International Look at Higher Education
This past week Erica and I visited India (Nadiad, Gujarat) for a wedding. The wedding was opulent and the food heavily seasoned. While we were there, we met a lot of interesting people, which gave our trip an excellent intercultural flavor (so to speak).
Among my conversations was a discussion about university education in India, Norway, and the United States. I was speaking with an Indian woman who had relocated to Norway with her two boys, where she eventually became a marine biologist and professor at a Norwegian school of veterinary science. We talked about students, teaching, online education, and regional differences in schooling. Here are some of the highlights of that conversation:
Indian schooling is very regimented and controlled. As I understand it, this is comparable to East Asian schooling, where children complete highly structured curricula and compete to achieve at an extremely high level. They do not, however, get an opportunity to develop their abilities to think independently or critically or to solve unique problems. This is actually what the book In Defense of a Liberal Education is all about (that is, recognizing the potential of liberal education in East Asia). Consequently, South and East Asian students struggle with graduate programs that ask students to be self-directed.
In the language of self-determination theory and its application in autonomy-supportive teaching, Indian school children are controlled from an early age. Their personalities and interests and skills and gifts are inconsequential to the course materials and curricula. Everyone must complete the same sequence of courses. These students declare a college major to begin college immediately (there is no general education curriculum in India). Because they have never had an opportunity to explore their own interests or choose their own paths, it is not uncommon for young adults to find themselves with degrees and credentials in jobs they care little for. But it is also uncommon for mid-20-somethings to be six years into a degree with nothing to show for it.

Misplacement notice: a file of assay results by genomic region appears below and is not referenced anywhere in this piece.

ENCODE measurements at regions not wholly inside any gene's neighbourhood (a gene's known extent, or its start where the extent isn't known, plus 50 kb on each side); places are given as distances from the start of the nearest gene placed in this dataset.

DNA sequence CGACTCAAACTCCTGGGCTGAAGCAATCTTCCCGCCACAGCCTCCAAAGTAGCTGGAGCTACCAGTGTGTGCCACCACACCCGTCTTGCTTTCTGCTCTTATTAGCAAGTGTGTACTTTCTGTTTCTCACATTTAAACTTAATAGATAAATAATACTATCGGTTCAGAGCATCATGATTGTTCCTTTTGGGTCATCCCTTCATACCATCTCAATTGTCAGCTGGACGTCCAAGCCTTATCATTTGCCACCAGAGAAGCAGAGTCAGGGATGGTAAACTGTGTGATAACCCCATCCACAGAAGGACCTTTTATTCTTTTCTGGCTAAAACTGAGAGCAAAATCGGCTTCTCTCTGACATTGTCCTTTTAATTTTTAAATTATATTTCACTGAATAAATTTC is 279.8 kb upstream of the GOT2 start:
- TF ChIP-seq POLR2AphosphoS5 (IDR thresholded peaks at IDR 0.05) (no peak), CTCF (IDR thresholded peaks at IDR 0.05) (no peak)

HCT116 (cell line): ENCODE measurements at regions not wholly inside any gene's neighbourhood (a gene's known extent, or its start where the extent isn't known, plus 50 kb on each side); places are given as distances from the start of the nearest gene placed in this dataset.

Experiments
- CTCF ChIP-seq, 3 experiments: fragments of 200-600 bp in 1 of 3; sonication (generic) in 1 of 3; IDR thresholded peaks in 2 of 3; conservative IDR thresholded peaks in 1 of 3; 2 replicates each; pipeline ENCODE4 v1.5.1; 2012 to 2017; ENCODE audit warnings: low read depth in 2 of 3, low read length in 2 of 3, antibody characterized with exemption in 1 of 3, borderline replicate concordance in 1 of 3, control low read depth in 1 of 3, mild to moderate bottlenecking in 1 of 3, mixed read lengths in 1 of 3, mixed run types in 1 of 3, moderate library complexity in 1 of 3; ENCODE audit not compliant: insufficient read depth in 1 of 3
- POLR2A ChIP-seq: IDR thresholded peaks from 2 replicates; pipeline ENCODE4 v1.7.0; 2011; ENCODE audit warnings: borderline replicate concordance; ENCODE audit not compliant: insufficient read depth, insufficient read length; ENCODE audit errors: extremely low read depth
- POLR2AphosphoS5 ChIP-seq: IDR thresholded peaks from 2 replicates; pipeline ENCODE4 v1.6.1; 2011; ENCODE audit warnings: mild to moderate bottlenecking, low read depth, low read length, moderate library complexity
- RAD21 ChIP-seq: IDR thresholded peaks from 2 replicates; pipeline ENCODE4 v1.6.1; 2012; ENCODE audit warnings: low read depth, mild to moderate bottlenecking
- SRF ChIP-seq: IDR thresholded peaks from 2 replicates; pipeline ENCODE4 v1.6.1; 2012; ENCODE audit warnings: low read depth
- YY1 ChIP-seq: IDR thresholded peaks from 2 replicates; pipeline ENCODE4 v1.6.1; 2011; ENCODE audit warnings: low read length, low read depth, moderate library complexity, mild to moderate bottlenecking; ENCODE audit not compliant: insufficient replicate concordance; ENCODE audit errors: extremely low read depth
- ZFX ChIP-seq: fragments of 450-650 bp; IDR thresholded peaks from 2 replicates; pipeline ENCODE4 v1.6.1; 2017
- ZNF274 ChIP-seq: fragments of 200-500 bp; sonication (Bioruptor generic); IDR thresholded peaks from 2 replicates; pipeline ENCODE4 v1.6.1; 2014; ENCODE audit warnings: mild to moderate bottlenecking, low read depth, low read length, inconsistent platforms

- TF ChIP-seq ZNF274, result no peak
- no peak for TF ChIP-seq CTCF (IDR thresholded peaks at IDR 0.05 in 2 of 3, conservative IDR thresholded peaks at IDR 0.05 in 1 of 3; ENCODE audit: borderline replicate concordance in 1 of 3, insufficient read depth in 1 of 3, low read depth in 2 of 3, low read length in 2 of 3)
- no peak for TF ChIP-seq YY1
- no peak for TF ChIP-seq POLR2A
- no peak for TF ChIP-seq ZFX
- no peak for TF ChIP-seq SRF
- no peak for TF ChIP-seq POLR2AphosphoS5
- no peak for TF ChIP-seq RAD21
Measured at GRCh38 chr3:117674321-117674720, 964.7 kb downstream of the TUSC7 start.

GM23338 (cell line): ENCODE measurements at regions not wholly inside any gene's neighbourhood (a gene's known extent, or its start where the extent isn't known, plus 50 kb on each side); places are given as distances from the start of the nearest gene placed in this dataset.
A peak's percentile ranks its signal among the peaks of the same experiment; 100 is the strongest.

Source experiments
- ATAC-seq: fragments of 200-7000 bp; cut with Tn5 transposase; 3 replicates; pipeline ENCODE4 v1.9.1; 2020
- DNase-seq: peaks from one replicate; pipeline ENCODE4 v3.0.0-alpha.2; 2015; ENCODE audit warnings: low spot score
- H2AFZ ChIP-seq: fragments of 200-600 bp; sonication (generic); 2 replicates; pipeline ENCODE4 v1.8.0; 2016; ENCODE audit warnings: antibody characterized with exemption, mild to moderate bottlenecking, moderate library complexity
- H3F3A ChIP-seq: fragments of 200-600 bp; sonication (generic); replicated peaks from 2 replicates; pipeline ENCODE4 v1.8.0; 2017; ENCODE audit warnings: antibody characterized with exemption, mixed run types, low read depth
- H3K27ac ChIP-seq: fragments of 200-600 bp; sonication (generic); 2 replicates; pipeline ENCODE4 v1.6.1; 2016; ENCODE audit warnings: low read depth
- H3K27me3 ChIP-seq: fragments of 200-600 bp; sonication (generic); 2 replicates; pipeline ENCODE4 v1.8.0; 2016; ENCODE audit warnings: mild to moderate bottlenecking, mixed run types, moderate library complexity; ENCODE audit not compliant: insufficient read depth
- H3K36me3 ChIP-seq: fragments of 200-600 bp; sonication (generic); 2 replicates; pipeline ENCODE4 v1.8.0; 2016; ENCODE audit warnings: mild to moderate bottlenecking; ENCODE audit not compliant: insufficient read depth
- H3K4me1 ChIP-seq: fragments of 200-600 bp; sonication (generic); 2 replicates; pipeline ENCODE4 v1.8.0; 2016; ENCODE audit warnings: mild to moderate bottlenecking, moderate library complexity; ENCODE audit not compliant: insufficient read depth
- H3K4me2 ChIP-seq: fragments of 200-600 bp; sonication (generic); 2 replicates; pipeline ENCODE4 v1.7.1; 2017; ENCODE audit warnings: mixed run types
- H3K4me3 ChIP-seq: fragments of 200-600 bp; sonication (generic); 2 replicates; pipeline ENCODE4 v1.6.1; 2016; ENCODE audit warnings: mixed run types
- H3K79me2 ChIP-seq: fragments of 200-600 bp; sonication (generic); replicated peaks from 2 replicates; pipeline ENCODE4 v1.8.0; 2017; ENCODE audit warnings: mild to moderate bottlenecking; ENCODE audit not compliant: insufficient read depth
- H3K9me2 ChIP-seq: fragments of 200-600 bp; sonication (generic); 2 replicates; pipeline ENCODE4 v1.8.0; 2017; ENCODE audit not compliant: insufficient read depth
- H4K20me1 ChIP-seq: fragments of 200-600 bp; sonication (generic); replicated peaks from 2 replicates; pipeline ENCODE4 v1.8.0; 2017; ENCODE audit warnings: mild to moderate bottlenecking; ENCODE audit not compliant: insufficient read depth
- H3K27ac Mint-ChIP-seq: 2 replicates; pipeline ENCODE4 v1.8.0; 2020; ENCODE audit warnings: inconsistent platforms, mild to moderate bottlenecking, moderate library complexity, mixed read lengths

Compare this to Norwegian schools, which, the marine biologist shared, operates more like a Montessori system. Class sizes are small (maximum of 27 students), and teachers work individually with students. Care is taken not to label students as gifted or needing support. There is a greater emphasis on the development of the person. Norwegian children are not pressured to succeed, but free to develop in their own unique ways. As an example of this, the marine biologist explained that her youngest son was struggling in his classes, barely squeaking by with Cs (though grades were often de-emphasized; there is a push to get rid of them. He would go on to study law, so he did alright...). She began to challenge him with incentives and so on, but the teachers came back and suggested that she stop pressuring her son and let him develop under their supervision.
From this I gathered that this Indian woman, who had been trained in the Indian education system, was attempting to subject her sons to the same learning environment she had had: high pressure and high expectation. But the Norwegian teachers interfered with this, asking her to back off and give her youngest son some space. In 15 years as a scientist and professor in Norway, she has been learning to adopt this style of teaching/learning.
She also asked about the learning environment in the States. She explained that the professors she knew in the US were extremely strict and old-fashioned, and that graduate students and postdocs suffered from the competitive atmosphere. I cannot speak to this directly, as that was not and has not been my experience. But it doesn't surprise me to hear about it, either. Most doctoral problems in the US are very schooling-heavy, where students complete more years of coursework before they get to work on an independent project, which is often just an extension of their mentor's research.
During the conversation I kept thinking about the suitability of autonomy-supportive teaching in each environment: the Indian schools would benefit tremendously, yet they would be the least willing/likely to adopt it; the Norwegian schools are probably already doing it, but might learn some new techniques or research support; and the US schools are somewhere in between.
As a closing thought, I will admit that I was somewhat relieved to hear that doctoral students in Norway exhibit the same sort of apathy and disinterest that I see in my own students. This means that schools that are devoted to supporting individual student growth still struggle to achieve it, at least at the higher levels of schooling. I also felt an instant connection when she shared her own feelings of disappointment teaching online courses. I am repeatedly reminded just how much of an unknown/untapped world asynchronous teaching/learning is.